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Launch your company or raise your performance in your targeted Asia Pacific market.
David Clive Price offers companies insider knowledge and strategies of how to optimize global business operations and build brand recognition in Asian markets
In 2014, the face of global enterprise continues to change rapidly. The signs are everywhere: This year, the fastest-growing economy is expected to be Mongolia’s, at a rate of 15.3 percent.
We work in an ever smaller world. The rise of global supply chains means that, whether your new business is involved in retail or manufacturing, the chances are your regular shipments and deliveries will involve products or parts from a number of different countries and probably continents.
Foreign investment projects create highest number of new UK jobs since 2001 Commonwealth Games Business Conference in Glasgow starts this week (22 July 2014)
Why Expand To China?
Foreign investment walks hand-in-hand with China's decision to finally welcome in the outside world especially the West
China is the fastest growing emerging market, and unofficially the largest economy on the globe. Although it offers vast prospects for an expanding business, the chances of success without sufficient knowledge and expertise is, to be frank, considered slim. But that doesn't make China any less appealing: it has a theoretical market of 1.5 billion people and a culture which has embraced the ethics of western business.
Foreign investment walks hand-in-hand with China's decision to finally welcome in the outside world especially the West. Expanding businesses, then, should not fear a cold shoulder, rather the overwhelming business environment that China has wholeheartedly constructed and consumed since the 1970s. Both enterprising and intimidating in equal measure, China offers an entrepreneurial economy for expanding businesses, and is now so powerful that it sets the global benchmark for prices: the China Price is practically a synonym for the world's lowest cost, with suppliers even often asking their biggest clients to open factories, or at least find subcontractors, on its soil.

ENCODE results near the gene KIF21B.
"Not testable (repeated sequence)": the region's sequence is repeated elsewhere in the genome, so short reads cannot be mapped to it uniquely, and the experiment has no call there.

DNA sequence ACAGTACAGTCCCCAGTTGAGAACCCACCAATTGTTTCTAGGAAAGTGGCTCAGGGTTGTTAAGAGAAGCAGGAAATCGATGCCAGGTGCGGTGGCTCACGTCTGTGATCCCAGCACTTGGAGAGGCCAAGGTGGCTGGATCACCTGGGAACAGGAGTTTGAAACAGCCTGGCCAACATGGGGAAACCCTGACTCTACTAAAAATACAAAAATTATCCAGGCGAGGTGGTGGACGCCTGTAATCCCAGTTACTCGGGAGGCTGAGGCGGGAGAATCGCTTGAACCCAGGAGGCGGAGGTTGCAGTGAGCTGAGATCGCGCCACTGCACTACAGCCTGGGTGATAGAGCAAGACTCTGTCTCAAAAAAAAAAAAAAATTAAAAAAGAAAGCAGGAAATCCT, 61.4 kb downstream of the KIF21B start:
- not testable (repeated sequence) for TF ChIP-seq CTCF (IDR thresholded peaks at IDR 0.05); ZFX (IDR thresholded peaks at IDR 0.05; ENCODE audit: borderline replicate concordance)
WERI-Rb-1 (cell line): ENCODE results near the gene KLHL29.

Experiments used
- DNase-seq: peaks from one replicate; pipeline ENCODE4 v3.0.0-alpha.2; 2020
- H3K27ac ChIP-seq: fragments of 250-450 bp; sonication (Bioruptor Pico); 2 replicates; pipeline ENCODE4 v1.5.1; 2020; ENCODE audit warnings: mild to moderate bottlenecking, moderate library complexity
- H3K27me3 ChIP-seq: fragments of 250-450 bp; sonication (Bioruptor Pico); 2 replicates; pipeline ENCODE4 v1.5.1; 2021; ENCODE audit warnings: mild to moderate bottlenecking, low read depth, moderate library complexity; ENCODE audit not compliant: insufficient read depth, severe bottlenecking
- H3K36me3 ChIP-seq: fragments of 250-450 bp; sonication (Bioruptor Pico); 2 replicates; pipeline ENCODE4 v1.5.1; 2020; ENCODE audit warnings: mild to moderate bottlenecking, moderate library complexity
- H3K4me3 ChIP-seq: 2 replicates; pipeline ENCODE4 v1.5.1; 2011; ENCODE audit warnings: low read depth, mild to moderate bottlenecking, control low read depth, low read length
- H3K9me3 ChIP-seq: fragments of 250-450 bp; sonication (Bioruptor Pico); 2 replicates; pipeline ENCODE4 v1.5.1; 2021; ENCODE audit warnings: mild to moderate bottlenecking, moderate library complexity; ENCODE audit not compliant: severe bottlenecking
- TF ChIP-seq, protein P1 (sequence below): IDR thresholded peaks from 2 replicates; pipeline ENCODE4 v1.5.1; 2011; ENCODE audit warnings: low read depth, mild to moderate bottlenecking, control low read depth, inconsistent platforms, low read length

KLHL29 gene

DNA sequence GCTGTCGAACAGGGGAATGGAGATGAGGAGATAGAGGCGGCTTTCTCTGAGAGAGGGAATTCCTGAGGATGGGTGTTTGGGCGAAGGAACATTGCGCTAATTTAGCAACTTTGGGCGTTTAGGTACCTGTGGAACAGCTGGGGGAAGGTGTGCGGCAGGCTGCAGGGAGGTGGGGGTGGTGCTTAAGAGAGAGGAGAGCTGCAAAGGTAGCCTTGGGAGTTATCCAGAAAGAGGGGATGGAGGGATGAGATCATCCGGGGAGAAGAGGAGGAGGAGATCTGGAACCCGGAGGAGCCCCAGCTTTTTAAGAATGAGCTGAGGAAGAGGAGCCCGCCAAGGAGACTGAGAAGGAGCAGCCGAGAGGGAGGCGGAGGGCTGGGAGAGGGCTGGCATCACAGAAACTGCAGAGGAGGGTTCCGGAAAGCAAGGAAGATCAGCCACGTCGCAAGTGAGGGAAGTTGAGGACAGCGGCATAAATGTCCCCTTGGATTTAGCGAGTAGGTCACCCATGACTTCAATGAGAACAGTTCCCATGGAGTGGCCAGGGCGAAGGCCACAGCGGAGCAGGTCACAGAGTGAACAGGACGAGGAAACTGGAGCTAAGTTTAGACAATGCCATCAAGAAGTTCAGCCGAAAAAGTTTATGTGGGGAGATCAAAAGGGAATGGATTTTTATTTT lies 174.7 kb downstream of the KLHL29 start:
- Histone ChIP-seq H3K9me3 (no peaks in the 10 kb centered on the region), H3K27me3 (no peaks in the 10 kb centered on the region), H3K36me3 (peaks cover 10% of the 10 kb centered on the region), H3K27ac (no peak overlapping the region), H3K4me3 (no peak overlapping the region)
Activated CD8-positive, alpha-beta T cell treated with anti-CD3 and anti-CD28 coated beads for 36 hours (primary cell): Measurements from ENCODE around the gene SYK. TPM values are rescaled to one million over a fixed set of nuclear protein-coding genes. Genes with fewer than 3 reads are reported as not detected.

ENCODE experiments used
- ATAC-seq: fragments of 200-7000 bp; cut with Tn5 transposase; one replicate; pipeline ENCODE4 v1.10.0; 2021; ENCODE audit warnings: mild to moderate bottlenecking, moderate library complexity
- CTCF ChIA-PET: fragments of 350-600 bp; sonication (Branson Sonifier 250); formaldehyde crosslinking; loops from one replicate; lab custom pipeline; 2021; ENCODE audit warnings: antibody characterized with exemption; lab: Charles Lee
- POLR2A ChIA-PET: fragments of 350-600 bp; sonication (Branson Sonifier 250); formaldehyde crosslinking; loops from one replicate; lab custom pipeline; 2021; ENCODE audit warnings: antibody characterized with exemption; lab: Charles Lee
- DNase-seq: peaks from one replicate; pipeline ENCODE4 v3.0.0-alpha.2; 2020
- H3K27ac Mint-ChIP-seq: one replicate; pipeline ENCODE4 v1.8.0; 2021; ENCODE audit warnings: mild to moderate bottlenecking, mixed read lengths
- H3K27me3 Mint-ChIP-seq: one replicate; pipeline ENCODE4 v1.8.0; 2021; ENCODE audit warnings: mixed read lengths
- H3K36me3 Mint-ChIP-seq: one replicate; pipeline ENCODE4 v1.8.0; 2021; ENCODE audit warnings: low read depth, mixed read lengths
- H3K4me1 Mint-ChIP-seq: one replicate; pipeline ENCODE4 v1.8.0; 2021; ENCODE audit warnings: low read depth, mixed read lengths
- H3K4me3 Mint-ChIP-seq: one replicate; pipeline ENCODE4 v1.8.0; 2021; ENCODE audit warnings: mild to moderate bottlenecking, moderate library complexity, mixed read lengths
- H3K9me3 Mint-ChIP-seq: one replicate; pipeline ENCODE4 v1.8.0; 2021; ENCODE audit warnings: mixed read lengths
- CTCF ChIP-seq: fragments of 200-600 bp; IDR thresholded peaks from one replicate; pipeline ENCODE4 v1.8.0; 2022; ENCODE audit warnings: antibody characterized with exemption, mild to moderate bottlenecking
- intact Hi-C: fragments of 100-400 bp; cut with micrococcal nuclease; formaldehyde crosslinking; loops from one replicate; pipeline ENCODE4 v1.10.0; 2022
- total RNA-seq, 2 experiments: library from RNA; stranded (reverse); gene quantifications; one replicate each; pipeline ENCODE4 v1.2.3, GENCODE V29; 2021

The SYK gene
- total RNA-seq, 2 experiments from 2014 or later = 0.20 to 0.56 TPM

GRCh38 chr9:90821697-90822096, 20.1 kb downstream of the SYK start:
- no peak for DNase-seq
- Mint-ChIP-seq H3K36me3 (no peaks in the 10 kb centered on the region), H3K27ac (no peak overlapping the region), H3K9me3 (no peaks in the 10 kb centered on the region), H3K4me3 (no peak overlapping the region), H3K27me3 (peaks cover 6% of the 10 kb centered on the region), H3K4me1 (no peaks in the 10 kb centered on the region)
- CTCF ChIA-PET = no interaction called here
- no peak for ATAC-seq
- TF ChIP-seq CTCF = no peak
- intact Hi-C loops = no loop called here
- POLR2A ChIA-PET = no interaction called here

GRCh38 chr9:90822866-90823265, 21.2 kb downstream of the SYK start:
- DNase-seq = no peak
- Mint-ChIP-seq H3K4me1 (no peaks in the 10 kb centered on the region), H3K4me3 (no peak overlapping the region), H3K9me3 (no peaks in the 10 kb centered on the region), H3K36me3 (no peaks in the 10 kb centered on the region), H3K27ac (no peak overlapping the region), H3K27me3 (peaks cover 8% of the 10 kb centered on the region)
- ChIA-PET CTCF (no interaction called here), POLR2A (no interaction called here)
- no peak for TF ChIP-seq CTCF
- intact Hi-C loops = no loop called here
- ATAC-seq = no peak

What's the Attraction for a UK Business?
Over the past quarter-of-a-century, China has experienced big changes. The former agrarian economy has transformed from a market with limited private sector into the manufacturing base of the world. This expedient development has opened the doors to vast opportunities for businesses across the nation in all major sectors, including energy, technology, engineering, healthcare and finance. China has subsequently the largest Asian recipient of UK exports.
China's regional cities offer a diverse range of opportunities to UK businesses. The seven sectors listed as priority for UK companies are:
- Advanced Engineering
- Environment & Climate Change
- Financial & professional Services
- Information Communication Technology
- Life Sciences
Recent studies have identified China's 35 most lucrative cities for investment. They are:
Baotou, Changchun, Changsha, Dalian, Daqingm, Dongguan, Dongying, Foshan, Hangzhou, Harbin, Hefei, Jinan, Nanjing, Nantong, Ningbo, Ordos, Qingdao, Shaoxing, Shenyang, Shijiazhuang, Suzhou,Tangshan, Tianjin, Weifang, Weihai, Wenzhou, Wuhan, Wuxi, Xiamen, Xi'an, Yantai, Zhengzhou, Zhuhai, Zibo.
Business is a risk wherever you do it but perhaps China exemplifies this more than any other country. Integral to your success is both the protection of intellectual property and a shrewd understanding of cultural protocol (see Marketing). Most pitfalls in business can be avoided by meticulous research and preparation and China is no exception. If you are ever in doubt, seek either professional or legal guidance.
China's biggest challenge is also it's biggest advantage and that's its size. With a market potential of 1.5 billion people, China is set to become second largest consumer market in the world by 2015. Other challenges which are typically found in China include an uneven spread of regulations; local protectionism, meaning non-local businesses are generally unfavoured; intellectual property violation; and the emphasis on building very close business relationships with business partners.